ENGLAND, circa 1790
Signed: ‘Williams, London’.
With an oval frizzen pan, the matchbox with sliding catch. The brass engraved with foliate sprays, trophies, and ‘WILLIAMS’ to one side, and ‘LONDON’ to the other. On a pierced and engraved stand.
Developed during the seventeenth Century, the tinder pistol or ‘strike-a-light’ was so called as the appearance and mechanism is similar to a flint-lock pistol. The hammer holds a flint which, when the hammer strikes against the steel, forces the steel lid of the small pan open and produces a spark, igniting the tinder which is placed in the pan underneath. When the tinder was glowing, small slivers of wood dipped in sulphur were lit from it – forerunners of matches. The candle, which was placed in the candle-holder when lit, was kept in the ‘barrel’ when not in use. Tinder pistols or ‘strike-a-lights’ were made both for table and pocket use, and this example is for table use, with short feet attached to the underside.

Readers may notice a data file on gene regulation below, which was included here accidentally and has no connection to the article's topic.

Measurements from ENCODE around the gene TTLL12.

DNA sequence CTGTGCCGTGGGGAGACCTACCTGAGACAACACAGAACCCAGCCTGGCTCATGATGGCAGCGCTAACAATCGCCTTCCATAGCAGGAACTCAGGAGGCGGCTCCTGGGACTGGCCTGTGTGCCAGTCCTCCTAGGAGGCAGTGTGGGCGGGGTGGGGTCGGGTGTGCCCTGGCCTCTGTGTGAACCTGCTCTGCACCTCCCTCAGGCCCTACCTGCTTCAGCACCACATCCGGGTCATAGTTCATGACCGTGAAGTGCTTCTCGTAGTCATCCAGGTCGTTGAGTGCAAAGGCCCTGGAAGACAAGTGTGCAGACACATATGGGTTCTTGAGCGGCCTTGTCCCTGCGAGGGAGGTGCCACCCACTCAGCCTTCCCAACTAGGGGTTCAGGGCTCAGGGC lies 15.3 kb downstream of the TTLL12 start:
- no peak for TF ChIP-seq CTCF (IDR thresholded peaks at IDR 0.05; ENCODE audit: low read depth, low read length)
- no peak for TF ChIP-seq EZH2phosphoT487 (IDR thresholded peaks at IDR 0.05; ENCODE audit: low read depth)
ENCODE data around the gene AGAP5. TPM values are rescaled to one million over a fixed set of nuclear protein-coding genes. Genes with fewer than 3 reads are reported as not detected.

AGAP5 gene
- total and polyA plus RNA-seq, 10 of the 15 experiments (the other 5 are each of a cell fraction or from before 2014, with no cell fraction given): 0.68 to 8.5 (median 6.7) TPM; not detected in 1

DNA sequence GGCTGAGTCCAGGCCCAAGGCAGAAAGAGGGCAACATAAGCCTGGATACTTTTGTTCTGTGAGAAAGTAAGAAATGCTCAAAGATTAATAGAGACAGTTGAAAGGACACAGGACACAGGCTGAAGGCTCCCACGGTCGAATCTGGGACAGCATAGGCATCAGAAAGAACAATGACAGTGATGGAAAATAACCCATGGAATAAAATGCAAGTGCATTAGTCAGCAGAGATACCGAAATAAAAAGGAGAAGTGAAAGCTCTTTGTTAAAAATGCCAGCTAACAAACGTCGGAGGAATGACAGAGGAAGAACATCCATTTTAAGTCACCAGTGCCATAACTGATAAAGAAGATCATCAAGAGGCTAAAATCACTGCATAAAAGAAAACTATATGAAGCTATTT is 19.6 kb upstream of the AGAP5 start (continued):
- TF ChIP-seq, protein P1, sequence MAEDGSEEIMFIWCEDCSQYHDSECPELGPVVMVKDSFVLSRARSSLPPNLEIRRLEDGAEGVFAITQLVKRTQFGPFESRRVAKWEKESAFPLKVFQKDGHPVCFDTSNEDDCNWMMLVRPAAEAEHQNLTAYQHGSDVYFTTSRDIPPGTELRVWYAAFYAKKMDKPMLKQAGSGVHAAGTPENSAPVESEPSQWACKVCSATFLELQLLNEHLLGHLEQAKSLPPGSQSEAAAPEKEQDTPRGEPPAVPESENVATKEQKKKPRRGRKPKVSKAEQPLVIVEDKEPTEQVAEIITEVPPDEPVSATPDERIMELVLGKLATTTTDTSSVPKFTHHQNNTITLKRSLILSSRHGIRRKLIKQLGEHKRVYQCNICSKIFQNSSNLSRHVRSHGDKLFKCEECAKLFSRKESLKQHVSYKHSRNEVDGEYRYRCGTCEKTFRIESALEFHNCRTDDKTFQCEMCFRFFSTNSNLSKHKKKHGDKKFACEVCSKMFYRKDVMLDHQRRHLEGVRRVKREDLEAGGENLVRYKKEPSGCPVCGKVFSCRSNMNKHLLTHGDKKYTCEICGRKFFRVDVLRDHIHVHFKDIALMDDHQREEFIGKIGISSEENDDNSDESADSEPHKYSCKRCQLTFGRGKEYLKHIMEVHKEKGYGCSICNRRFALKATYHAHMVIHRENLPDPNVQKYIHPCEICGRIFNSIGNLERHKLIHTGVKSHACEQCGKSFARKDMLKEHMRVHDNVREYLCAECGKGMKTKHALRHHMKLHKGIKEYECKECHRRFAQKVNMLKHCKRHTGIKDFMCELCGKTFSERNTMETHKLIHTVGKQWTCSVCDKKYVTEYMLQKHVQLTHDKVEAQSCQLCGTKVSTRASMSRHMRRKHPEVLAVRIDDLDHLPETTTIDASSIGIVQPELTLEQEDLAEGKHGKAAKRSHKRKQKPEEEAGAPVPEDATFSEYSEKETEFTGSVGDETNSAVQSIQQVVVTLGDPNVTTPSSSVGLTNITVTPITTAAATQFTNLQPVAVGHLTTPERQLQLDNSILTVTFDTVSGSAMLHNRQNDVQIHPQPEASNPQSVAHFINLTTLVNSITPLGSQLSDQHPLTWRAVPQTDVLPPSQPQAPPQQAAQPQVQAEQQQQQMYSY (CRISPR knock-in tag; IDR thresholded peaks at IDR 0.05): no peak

An almost identical example is illustrated in John Caspall’s ‘Fire and Light in the Home pre-1820’ (Antique Collector’s Club, 2000), p. 34, Figure 49 (see image below). Whilst both have the same splits to the butt, the example which Caspall illustrates is made of yew wood and has a folding stand.
For more information about tinder pistols or ‘strike-a-lights’ see John Caspall’s ‘Fire and Light in the Home pre-1820’ (Antique Collector’s Club, 2000), pp.30-35 and Rupert Gentle and Rachael Feild, ‘English Domestic Brass: 1680-1810 and the History of its Origins’ (Paul Elek, London, 1975), p.183.